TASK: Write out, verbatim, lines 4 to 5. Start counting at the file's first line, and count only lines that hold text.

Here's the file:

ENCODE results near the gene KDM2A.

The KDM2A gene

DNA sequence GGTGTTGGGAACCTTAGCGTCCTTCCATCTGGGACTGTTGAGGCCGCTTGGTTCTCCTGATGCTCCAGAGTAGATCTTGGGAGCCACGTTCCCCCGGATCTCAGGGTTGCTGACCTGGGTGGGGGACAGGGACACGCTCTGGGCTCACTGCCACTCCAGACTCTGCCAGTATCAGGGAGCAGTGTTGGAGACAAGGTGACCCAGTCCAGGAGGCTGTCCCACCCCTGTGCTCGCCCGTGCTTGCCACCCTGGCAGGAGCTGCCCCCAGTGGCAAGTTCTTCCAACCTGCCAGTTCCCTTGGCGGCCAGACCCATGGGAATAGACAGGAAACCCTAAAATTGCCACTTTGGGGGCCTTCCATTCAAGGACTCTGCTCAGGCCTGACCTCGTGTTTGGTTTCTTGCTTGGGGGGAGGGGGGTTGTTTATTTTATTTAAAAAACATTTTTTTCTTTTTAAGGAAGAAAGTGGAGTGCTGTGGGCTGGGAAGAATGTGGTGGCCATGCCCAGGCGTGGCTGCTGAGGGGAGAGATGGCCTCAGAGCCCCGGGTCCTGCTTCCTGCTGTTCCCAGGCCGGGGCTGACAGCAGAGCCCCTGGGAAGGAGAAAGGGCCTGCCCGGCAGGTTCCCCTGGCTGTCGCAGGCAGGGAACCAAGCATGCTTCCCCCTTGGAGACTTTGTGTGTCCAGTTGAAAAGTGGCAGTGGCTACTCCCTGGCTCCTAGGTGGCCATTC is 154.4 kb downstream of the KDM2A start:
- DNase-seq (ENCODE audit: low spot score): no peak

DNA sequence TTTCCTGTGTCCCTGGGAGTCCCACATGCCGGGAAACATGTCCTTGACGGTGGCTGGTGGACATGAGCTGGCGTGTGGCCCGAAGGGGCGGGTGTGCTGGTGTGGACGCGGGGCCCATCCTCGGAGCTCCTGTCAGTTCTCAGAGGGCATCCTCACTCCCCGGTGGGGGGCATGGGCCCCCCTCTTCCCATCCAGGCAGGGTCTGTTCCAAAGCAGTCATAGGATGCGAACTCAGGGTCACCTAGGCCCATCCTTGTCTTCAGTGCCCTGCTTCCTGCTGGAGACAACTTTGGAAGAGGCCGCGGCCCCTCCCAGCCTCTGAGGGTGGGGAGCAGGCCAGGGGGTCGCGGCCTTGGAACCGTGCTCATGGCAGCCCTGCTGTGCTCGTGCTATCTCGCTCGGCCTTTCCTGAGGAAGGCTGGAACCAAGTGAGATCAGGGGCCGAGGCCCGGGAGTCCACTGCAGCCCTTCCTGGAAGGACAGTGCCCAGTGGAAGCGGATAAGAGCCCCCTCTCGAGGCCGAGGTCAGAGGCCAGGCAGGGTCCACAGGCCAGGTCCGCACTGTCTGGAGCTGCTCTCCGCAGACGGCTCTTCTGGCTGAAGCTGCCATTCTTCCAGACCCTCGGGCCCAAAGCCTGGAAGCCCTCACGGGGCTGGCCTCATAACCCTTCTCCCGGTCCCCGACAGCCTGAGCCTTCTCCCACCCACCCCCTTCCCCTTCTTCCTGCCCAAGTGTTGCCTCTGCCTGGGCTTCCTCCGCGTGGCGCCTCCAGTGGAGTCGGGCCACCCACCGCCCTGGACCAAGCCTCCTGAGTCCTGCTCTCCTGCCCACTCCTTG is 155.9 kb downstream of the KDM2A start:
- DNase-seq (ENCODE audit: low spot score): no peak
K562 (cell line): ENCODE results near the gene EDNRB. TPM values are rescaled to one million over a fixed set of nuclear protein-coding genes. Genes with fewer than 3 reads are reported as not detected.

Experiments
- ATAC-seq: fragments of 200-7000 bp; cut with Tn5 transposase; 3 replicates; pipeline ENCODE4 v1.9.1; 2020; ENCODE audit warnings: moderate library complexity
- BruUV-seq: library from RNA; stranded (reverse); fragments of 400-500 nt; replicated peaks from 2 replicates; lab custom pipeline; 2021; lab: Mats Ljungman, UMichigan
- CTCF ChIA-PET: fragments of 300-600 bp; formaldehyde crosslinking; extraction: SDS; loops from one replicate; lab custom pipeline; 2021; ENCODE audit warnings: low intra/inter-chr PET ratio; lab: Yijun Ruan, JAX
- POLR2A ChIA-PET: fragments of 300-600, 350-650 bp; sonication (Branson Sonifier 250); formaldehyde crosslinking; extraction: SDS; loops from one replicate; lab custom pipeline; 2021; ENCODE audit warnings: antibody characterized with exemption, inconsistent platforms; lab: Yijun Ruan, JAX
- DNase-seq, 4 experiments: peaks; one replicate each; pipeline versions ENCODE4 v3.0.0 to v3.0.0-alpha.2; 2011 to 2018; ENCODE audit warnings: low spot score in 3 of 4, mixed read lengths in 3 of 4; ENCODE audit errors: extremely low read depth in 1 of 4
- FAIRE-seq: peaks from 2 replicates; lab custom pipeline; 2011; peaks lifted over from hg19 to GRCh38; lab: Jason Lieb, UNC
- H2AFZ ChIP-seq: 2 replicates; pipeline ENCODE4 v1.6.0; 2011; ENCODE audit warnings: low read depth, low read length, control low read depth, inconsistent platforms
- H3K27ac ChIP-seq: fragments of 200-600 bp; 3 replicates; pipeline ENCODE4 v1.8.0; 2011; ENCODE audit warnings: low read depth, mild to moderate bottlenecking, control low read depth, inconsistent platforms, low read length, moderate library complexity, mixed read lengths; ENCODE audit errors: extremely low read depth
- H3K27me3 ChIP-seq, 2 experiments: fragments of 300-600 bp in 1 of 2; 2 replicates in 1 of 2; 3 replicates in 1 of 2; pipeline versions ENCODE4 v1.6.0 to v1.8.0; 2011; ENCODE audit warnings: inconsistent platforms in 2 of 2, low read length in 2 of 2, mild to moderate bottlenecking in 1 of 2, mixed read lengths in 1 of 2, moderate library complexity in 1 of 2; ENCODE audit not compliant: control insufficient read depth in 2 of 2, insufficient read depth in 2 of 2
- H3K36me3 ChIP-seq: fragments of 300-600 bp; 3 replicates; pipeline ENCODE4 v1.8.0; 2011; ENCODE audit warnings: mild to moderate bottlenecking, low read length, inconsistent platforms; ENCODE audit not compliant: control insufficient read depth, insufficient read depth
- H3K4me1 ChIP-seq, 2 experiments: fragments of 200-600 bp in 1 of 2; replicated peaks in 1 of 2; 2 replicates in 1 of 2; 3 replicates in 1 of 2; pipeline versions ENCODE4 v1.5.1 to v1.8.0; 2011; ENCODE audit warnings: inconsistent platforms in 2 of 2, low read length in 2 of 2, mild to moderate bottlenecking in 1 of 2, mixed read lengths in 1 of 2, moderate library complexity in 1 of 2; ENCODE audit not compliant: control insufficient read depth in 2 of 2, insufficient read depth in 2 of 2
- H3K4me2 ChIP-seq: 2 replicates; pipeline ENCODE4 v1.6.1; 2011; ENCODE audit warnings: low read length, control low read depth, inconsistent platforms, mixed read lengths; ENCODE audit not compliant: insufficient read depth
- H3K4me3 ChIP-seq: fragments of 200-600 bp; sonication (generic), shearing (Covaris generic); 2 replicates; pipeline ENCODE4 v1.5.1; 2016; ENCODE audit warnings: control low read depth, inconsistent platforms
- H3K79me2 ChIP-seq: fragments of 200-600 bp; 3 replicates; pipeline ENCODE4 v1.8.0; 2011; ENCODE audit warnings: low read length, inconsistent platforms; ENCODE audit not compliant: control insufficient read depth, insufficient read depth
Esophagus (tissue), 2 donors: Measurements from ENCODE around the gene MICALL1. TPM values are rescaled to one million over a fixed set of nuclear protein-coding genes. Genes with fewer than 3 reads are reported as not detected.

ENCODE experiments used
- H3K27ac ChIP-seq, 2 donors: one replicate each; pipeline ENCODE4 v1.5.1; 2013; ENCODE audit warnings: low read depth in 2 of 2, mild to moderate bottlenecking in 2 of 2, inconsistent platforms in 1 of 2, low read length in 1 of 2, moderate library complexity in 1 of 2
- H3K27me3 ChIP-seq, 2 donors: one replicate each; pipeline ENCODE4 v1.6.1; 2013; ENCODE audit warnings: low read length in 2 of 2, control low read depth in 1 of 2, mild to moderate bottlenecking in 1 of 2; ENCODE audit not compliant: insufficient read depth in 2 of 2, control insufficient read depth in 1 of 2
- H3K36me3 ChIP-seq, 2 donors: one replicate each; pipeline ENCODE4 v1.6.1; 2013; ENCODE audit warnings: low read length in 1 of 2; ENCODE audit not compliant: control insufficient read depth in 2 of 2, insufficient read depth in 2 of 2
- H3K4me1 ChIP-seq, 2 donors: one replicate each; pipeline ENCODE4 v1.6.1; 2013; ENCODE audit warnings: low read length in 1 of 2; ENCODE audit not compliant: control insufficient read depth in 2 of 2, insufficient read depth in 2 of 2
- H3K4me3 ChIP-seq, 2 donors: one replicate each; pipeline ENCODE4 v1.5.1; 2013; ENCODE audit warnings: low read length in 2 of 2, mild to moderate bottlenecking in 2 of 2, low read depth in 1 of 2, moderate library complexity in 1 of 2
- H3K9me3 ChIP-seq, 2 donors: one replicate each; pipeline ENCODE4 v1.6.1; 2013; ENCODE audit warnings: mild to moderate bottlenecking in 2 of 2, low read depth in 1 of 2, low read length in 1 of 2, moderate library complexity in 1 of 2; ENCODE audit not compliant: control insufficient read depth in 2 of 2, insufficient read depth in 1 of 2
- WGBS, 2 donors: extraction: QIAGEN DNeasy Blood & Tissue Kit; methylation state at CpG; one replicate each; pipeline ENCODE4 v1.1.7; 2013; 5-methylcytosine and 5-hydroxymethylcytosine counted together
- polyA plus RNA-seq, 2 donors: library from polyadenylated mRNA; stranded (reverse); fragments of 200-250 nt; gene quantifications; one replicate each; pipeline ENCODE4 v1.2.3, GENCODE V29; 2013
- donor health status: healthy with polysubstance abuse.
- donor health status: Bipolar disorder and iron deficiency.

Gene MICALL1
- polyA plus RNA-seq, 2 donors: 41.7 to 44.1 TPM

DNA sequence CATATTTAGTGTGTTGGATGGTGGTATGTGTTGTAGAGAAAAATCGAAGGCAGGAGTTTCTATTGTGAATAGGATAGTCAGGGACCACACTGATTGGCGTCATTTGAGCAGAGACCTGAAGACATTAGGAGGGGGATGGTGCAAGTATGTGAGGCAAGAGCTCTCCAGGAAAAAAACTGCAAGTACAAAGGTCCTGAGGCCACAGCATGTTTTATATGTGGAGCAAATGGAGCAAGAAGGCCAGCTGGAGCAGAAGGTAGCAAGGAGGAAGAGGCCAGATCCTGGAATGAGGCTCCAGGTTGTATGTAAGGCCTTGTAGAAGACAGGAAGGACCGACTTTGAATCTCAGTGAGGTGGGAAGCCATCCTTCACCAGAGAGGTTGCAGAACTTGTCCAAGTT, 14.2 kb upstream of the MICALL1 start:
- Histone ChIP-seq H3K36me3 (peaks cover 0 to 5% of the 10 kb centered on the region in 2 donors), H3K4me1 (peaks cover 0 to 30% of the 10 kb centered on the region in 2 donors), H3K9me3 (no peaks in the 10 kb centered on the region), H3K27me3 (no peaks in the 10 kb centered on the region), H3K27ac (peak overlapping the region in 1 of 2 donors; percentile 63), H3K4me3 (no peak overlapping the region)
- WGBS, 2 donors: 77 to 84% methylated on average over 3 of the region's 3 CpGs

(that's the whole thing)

- DNase-seq (ENCODE audit: low spot score): no peak

DNA sequence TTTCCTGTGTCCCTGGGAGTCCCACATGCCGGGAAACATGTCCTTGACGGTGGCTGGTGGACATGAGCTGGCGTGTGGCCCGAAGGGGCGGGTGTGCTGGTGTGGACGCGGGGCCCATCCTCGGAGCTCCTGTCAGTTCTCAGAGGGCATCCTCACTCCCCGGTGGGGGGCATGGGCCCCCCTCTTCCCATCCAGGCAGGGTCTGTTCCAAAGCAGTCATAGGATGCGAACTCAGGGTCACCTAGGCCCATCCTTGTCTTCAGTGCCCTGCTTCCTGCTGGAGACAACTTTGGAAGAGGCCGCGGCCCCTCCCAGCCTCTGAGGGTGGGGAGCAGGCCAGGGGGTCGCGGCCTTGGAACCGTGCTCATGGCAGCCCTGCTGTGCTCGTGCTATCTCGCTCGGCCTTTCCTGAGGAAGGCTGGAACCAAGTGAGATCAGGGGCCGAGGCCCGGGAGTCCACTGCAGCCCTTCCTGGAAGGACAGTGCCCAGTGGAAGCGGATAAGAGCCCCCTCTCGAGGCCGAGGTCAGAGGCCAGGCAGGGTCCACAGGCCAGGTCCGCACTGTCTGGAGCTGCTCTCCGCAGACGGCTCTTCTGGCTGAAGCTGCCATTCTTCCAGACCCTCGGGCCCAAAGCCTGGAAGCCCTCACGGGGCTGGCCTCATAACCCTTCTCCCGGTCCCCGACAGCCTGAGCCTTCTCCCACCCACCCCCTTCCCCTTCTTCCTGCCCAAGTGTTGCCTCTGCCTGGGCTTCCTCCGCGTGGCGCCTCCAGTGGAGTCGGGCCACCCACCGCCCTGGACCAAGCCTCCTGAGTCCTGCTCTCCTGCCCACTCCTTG is 155.9 kb downstream of the KDM2A start: